Walker Wilkerson preferred the first track setup, but he made due and looked comfortable with it in no time.
As Thursday practice was going on, Matt's team prepped his car as he was conversing with Team Need for Speed's shadowy important person.
There was something about all these Silvias being able to throw it in backwards. It's like all the drift ghosts of Ebisu was somehow infused into these cars.
See what I mean?
Darren McNamara's Saturn Sky, one of the best looking cars on the FD grid.
Ken Gushi did his best tough-guy impression, which I don't think he needed, as that tattoo on his arm makes him look like some sort of yakuza member.
Before Rhys Millen went out during Friday's practice session before qualifying, I spied him spying on the competition.
But I don't think he needed to do any spying as in his Genesis he was one of the smoothest looking guys all weekend long.
If any of you have been to an FD event, you may have know that there is a bit of down time during the practice sessions. Video dude, Abbitt Wilkerson capitalized on the break downtime to brush up on his Kendama skills.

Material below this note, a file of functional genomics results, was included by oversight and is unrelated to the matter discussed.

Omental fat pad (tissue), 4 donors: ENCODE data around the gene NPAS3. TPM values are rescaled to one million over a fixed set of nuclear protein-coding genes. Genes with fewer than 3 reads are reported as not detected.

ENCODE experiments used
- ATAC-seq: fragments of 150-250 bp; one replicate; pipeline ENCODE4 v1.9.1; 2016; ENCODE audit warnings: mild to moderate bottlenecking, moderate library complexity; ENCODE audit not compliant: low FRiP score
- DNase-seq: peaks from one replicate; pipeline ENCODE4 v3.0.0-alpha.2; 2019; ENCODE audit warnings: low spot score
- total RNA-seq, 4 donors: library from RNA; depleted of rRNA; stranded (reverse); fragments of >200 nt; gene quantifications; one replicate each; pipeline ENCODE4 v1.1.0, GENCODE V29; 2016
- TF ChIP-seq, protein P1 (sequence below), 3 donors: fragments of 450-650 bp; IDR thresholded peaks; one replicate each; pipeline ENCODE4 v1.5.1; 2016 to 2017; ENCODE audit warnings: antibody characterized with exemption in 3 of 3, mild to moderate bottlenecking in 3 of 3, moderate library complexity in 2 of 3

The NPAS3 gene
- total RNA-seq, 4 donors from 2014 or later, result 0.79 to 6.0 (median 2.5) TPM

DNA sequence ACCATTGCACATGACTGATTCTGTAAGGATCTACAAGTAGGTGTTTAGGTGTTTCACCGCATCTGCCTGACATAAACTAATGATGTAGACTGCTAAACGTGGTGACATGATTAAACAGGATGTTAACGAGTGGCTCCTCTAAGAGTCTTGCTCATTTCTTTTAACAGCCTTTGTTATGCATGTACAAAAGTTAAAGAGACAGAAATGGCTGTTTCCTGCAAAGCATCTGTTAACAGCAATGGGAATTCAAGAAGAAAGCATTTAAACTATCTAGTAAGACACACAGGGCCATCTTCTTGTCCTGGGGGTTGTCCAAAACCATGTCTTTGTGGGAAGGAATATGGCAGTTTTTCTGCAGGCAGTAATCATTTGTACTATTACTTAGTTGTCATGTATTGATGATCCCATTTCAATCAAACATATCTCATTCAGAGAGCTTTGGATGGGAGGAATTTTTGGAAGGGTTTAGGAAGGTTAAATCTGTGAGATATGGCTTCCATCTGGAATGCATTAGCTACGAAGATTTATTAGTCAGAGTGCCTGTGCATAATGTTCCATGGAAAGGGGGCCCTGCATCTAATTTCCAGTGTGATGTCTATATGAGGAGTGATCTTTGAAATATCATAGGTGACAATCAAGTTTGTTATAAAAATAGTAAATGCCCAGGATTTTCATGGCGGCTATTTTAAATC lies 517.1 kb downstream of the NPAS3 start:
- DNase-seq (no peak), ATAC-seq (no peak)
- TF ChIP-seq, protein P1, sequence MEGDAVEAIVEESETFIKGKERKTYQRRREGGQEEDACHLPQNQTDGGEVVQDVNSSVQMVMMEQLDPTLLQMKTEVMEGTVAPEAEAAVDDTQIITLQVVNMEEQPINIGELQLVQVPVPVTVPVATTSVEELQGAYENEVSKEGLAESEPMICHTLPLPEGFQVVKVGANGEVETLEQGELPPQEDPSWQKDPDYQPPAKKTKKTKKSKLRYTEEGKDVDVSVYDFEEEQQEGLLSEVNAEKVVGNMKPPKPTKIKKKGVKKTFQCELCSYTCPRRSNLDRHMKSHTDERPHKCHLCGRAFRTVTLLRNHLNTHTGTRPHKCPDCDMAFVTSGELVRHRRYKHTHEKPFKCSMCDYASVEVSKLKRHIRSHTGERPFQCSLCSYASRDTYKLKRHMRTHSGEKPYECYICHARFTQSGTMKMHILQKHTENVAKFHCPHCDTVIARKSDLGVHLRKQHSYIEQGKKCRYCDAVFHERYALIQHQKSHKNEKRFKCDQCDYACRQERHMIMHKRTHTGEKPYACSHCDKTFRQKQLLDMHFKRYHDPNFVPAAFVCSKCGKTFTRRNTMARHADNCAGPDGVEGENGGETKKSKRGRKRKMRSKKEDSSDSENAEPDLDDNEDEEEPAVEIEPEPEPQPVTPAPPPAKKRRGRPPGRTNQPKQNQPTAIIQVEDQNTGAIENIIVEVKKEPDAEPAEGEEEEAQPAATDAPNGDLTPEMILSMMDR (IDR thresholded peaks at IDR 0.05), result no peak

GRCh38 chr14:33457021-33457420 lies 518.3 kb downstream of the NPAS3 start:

In addition to learning the new track, it seems like Matt also had to dodge laser beams at PBIR.
Actually, that's one of the other teams' speed gun. Teams are now employing the use of these to gauge the speed of their competitors.
The Falken drift team saw the addition to a new hired hand. His job at Palm Beach was a very important one: to keep everyone on the team happy as they went about with their track side duties. That meant delivering water…
…and ice cream!
When it's hot and humid at the track, keeping the team's moral high is an important part of running a drift team. Seems like Falken has gotten it down to a science!